• Unusual vehicles: Pay attention to cars, trucks and bikes that don't belong to tenants or others who regularly visit the facility.

  • Door tampering: Any attempt to meddle with locks, pry open doors or otherwise gain unauthorized access to units should prompt investigation.

  • Unsolicited offers for assistance: Be wary of anyone offering unwanted help or services to tenants, as they may be attempting to gain access for nefarious purposes.

  • Erratic behavior: Individuals exhibiting nervousness or agitation or avoiding eye contact when approached may have something to hide.

  • Use of disguises: Wearing hats, sunglasses, masks or other costumes to conceal one's identity may indicate an intent to avoid detection or surveillance.

  • Abandoned or suspicious items: Any unattended bags, boxes, bins or other items left on the property should be investigated promptly.

  • Violation of facility rules: Any behavior that goes against your policies and procedures, such as loitering after hours, carrying prohibited items or propping open doors, should be addressed and documented.

By watching for signs of suspicious activity, you can better protect your self-storage facility and ensure the safety of staff, customers and stored belongings. In addition, encourage your tenants to report any unusual or concerning behavior they observe. Security requires all hands on deck!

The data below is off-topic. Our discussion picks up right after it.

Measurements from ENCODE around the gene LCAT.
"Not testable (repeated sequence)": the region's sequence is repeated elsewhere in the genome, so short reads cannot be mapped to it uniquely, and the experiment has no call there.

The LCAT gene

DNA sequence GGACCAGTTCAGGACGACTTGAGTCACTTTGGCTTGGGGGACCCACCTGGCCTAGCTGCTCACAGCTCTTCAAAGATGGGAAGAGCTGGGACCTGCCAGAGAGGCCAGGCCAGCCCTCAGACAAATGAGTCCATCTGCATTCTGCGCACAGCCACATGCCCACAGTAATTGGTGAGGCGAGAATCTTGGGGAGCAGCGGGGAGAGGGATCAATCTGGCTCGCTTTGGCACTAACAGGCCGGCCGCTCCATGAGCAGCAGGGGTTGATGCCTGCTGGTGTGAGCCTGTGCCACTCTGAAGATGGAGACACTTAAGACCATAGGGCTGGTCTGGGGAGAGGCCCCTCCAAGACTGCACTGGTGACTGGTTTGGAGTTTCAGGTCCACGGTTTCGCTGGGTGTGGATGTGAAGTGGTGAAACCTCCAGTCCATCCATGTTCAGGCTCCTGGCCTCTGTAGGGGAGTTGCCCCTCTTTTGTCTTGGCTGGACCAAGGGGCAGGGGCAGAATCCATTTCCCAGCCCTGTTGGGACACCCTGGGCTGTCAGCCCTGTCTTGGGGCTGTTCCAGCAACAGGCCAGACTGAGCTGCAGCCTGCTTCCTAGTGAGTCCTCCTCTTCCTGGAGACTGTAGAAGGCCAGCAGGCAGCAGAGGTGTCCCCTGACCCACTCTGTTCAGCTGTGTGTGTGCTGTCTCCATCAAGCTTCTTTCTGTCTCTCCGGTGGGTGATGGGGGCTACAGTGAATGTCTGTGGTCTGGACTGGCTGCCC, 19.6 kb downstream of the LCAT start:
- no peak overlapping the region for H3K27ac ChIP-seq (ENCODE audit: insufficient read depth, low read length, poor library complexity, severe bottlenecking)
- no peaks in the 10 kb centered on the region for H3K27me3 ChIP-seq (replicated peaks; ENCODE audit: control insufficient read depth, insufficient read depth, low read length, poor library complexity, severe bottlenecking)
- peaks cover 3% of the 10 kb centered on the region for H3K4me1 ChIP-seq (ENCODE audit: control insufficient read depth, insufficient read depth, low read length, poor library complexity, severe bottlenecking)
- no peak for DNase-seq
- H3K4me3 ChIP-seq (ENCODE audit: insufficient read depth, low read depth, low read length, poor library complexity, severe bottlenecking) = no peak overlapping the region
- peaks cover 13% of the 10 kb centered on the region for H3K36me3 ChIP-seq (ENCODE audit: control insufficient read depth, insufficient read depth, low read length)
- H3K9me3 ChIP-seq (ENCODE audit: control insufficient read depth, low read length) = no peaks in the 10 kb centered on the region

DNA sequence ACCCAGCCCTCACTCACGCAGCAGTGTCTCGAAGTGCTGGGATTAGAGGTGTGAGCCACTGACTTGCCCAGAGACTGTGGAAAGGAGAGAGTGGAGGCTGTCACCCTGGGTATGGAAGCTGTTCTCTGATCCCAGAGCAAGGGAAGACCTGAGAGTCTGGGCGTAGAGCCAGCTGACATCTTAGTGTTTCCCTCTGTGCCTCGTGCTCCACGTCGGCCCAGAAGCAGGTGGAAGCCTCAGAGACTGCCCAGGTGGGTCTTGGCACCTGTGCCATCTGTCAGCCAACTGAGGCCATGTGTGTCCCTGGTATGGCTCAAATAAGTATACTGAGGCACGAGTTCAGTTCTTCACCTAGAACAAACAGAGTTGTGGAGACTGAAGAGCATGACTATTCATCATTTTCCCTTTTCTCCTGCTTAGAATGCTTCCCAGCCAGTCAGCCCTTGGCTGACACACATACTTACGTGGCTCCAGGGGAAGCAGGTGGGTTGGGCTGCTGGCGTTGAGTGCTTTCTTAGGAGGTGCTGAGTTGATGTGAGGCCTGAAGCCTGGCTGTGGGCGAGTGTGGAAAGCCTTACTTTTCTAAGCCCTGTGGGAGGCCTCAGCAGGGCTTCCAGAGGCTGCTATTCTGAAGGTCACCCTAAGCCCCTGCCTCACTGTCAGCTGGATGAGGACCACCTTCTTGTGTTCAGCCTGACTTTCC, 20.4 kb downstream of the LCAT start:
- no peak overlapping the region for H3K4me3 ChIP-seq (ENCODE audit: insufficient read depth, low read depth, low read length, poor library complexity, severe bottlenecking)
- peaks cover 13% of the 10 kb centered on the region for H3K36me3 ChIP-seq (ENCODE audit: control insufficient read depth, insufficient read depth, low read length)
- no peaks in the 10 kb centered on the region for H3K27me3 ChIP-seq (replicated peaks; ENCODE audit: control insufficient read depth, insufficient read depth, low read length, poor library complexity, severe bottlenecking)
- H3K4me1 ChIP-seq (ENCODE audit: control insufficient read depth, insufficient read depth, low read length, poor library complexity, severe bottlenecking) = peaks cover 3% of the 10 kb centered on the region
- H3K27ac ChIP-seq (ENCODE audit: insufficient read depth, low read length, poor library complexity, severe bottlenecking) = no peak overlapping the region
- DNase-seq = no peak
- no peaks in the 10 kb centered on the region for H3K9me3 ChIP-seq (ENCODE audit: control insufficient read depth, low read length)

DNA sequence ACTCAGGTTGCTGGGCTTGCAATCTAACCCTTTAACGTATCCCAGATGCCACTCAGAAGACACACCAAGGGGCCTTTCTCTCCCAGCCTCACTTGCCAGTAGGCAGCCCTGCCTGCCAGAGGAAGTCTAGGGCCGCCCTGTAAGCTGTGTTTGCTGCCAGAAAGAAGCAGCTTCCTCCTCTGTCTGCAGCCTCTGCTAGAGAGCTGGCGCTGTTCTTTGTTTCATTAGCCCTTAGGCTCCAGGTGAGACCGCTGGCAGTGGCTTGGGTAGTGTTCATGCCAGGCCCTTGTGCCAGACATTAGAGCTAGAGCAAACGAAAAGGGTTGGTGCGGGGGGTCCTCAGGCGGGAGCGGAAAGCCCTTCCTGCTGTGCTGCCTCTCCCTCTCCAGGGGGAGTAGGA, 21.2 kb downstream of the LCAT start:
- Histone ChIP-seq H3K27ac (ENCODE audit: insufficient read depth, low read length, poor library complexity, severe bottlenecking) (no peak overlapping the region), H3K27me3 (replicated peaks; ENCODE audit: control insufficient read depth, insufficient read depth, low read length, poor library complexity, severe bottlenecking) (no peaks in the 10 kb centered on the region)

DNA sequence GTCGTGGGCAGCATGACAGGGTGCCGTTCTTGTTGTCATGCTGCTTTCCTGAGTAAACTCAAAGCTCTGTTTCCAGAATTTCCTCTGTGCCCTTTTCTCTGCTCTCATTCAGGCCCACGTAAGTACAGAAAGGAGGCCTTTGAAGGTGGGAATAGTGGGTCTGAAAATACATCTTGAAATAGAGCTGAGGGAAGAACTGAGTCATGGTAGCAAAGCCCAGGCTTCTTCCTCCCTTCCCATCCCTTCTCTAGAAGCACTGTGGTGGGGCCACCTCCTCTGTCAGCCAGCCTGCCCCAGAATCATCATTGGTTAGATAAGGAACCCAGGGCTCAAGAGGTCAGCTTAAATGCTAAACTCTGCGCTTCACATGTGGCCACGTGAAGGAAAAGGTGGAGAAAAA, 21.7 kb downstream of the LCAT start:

Partner With Police

Establishing strong relationships with local law enforcement can greatly enhance the security of your self-storage facility. Consider collaborating with the police and fire department through community-outreach programs. Share any incident reports you create and participate in crime-prevention workshops. This will foster a sense of partnership and encourage timely response to your security concerns when they arise. Additionally, having a designated liaison for communication with law enforcement streamlines coordination when there’s an urgent situation.

Use the Right Tools

To help your self-storage team be vigilant and keep the property safe, consider investing in the following security tools. Most are considered essentials in the industry today, though many now have advanced options available due to advancements in technology.

Perimeter fencing. Fencing establishes clear boundaries and restricts unauthorized access, making it harder for criminals to enter the premises undetected. Choose a barrier that’s sturdy, tall enough to deter climbing, and equipped with anti-tamper features such as barbed wire or sensors. Conduct regular inspections to check for damage or breach.